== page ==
Messing about in boats
Many years ago I wrote a set of Second World War Coastal Forces rules for a participation game called Plywood, Petrol & Tracer. That still pretty much sums up what this is all about – small wooden boats filled with highly-explosive fuel firing tracer rounds at each other, or torpedoes at ships twenty times their size! It all makes for an exciting wargame, especially if you get the game balance right. The pictures on the page are all from games we’ve played at the Edinburgh Club, and they work really well as multi-player events or as one-on-one battles.
I tend to concentrated on the coastal forces battles fought in the Mediterranean, as it allows for a greater mix of nationalities and boat types than engagements fought in, say, the English Channel or the South Pacific. British, Americans, Germans and Italians all make an appearance, and craft range from tiddly little pre-war British or Italian MTB’s to hulking great tankers and destroyers.
I game the period in 1/600 scale, which is just about right for this – combining nice models with sensible ranges. Most actions were fought at night, at close-range, and so the rules need to take account of that. I tried a few sets, including David Manley’s Action Stations, but on the whole I found them a little too slow for my tastes. After all, nobody really wants to spend a whole evening fighting out a game that takes about three minutes in real time! In the end we settled for Dillon Brown’s Attack with Torpedoes, a set of rules he designed for a participation game, and then published. One of the fun things about Dillon’s rules is the use of ranging sticks – painted black and painted to represent lines of tracer. As you can see the games sometimes look like that kid’s game with sticks, but the system is really good fun – and it works!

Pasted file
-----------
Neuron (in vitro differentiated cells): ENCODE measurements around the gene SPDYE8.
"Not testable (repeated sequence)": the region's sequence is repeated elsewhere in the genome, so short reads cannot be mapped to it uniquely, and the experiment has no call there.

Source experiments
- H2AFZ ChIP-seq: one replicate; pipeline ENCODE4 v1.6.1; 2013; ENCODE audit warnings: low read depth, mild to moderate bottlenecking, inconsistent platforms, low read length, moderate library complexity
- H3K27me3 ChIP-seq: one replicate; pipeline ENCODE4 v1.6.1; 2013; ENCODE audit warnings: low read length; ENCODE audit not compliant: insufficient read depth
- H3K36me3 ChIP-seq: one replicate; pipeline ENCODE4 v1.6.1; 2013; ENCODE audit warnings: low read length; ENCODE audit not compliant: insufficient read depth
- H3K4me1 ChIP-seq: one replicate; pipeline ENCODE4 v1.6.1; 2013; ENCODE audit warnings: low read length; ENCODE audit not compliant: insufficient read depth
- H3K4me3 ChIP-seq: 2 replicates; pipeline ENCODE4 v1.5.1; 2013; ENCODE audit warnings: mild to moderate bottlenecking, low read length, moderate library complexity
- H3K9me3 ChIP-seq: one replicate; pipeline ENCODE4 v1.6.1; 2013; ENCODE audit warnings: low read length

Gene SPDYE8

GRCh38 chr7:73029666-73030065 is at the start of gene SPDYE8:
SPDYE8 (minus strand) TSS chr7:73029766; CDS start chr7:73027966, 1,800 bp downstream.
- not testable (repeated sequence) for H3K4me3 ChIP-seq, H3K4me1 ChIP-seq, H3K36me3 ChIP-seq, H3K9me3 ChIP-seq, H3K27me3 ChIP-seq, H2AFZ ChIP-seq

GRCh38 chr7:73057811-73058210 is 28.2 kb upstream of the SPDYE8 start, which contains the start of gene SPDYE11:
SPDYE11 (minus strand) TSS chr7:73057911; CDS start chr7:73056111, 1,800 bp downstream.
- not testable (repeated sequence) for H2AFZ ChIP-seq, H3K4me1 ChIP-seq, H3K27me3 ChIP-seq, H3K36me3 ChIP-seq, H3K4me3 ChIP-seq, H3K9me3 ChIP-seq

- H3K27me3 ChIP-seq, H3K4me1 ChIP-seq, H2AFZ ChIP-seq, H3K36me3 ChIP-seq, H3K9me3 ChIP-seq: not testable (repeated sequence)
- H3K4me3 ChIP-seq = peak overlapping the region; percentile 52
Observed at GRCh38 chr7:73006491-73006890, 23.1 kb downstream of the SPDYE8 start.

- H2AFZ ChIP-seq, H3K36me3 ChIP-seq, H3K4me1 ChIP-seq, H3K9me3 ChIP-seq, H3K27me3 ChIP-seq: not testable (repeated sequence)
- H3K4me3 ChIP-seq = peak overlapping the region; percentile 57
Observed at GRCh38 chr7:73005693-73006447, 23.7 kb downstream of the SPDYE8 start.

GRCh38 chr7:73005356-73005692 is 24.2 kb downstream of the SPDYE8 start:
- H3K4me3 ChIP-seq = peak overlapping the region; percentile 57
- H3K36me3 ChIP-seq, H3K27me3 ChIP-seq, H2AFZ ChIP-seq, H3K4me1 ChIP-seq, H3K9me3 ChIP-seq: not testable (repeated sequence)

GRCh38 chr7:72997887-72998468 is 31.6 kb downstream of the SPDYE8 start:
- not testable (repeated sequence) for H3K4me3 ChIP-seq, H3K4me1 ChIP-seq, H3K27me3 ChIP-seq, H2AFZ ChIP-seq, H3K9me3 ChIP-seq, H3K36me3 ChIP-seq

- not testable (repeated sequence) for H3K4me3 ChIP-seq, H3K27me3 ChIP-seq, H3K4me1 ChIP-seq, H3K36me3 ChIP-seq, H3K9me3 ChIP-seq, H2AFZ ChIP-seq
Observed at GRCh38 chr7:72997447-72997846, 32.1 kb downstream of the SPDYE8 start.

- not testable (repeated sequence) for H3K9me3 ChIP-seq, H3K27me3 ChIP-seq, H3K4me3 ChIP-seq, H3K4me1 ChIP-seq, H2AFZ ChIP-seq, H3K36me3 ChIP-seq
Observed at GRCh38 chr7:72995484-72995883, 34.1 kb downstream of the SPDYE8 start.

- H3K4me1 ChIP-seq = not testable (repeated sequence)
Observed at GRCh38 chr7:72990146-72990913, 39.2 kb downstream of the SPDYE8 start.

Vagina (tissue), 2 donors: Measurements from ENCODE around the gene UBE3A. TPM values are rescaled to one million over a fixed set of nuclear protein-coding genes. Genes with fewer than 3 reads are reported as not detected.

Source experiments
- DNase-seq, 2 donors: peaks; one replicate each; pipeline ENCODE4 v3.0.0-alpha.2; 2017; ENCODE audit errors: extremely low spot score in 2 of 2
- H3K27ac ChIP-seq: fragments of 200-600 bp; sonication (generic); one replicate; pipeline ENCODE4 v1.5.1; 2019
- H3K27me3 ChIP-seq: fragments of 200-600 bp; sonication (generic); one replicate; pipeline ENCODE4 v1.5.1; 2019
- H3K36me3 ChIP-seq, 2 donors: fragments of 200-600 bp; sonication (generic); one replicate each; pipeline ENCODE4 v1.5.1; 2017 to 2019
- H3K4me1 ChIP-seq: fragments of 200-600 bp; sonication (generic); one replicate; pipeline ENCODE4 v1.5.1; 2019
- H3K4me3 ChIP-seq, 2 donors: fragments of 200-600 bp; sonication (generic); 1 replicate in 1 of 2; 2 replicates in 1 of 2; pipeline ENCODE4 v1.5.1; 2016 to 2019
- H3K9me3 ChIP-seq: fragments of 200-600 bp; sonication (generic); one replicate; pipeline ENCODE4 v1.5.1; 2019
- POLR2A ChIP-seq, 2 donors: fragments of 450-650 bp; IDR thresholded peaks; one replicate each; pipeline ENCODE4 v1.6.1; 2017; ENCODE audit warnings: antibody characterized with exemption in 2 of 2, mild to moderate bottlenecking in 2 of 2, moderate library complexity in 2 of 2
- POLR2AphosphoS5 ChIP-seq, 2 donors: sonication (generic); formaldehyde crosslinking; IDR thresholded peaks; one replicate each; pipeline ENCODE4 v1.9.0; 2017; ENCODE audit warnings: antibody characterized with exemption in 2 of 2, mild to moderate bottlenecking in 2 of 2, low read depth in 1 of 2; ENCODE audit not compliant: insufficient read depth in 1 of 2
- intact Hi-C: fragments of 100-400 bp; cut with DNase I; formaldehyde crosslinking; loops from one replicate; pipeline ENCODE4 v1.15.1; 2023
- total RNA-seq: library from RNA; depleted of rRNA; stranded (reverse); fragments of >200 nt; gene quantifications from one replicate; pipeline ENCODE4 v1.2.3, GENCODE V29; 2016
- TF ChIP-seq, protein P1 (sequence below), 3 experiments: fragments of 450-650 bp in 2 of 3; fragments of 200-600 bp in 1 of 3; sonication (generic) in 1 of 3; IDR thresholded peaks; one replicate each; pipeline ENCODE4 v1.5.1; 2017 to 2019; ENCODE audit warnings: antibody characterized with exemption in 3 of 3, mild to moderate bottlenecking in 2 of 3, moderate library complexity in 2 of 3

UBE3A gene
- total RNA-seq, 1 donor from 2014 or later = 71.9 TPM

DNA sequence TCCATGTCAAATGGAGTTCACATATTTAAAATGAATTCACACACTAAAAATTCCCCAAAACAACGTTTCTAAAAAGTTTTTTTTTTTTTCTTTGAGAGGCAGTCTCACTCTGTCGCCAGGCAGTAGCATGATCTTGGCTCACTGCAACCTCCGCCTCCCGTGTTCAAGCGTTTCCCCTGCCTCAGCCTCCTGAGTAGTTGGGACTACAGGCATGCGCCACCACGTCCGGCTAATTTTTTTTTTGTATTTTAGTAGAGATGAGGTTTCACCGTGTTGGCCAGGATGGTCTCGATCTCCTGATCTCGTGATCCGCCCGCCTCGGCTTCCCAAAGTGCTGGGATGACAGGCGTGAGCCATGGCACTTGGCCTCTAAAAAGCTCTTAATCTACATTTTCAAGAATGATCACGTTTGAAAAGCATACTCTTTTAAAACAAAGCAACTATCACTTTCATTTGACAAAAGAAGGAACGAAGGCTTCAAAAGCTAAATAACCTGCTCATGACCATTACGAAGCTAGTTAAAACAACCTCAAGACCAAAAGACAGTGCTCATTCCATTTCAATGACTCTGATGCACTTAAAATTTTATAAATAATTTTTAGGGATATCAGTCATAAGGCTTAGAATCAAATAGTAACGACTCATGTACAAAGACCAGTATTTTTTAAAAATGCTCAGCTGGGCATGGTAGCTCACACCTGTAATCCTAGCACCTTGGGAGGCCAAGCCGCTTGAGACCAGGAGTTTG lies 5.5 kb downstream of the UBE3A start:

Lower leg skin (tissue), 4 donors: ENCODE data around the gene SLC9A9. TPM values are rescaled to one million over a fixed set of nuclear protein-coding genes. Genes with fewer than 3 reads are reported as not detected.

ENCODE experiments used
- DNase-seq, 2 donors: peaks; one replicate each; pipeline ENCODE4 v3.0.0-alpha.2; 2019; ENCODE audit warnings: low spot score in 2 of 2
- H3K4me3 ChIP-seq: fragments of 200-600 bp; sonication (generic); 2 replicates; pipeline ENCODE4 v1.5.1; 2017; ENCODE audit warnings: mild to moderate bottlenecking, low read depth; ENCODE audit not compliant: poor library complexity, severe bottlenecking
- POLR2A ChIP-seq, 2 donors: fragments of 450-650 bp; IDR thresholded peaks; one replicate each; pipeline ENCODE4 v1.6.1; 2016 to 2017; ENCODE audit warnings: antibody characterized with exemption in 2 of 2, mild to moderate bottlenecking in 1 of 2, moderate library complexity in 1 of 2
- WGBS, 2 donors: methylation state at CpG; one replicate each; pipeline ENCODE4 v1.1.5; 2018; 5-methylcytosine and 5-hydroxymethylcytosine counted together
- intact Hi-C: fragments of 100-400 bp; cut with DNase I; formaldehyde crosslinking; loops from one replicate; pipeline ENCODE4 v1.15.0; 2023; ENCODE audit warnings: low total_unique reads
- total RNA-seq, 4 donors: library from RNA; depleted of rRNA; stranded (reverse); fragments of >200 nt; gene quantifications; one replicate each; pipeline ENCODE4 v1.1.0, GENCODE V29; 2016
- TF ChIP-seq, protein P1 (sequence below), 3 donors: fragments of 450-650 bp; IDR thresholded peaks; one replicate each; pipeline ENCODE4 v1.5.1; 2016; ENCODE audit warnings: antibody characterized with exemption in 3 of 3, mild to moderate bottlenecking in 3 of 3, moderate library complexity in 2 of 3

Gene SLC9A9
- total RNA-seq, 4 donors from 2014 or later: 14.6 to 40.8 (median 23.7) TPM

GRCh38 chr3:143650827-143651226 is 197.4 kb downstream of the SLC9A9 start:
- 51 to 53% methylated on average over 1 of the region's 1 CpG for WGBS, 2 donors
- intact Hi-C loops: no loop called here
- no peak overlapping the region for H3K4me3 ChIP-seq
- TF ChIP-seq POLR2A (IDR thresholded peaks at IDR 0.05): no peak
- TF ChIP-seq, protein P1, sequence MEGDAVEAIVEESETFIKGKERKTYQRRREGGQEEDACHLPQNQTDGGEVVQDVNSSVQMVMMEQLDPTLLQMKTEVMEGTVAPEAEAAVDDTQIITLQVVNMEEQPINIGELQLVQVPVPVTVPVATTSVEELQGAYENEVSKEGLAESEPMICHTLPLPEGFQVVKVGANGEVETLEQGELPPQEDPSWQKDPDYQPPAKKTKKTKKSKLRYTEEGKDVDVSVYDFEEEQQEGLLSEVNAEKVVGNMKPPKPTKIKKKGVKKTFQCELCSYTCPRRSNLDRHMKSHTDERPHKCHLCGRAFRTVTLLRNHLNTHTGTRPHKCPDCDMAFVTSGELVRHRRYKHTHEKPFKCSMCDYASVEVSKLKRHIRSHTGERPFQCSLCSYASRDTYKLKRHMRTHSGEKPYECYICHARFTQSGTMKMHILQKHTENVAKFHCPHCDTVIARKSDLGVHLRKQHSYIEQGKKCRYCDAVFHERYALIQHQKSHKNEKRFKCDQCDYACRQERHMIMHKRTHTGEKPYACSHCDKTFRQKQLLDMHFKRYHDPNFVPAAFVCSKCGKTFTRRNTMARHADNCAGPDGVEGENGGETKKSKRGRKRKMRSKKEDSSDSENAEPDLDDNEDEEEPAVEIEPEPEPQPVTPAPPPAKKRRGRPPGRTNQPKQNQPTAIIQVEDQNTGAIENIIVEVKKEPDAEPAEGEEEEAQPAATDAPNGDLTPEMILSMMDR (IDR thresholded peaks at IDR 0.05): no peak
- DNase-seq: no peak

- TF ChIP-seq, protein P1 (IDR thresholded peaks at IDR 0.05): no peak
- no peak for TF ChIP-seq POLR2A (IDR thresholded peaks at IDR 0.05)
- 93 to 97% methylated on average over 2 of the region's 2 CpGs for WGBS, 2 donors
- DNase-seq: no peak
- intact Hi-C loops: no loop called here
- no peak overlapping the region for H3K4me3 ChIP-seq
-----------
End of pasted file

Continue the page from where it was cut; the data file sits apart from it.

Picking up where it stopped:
More recently we picked up a copy of The Quick and the Dead, by Buck Surdu, which is a card-driven game, and very fast paced. While it mightn’t suit everyone, it certainly makes for an entertaining experience. While it lacks the scope and subtlety of other coastal forces rules, Buck’s offering certainly delivers some of the frenetic flavour of this kind of high octane naval encounter.
The idea is, you’re dealt a hand of cards, and these are used to move and/or fire, to enhance the attack with modifiers or special damage, or to defend against it. Everyone commands two boats (or one if its a big vessel like a torpedo boat destroyer or a minesweeper), and players have to make pretty fast decisions about which boats to move, who or when to attack, and when to risk a morale test in lieu of moving/firng, which might give the player the cards they so desperately need!
Give these rules a go – you might like them! Produced by LMW Works of New York, and available here
This will never be a major period, although I have bought a lot of models for it (mainly from Skytrex and PT Dockyard). However, as a once every six months participation game, it works a treat. We can use either set of rules (both very different), depending on how the mood takes us…
Home-made ship record cards for The Quick and the Dead – prettier than the ones that come with the rules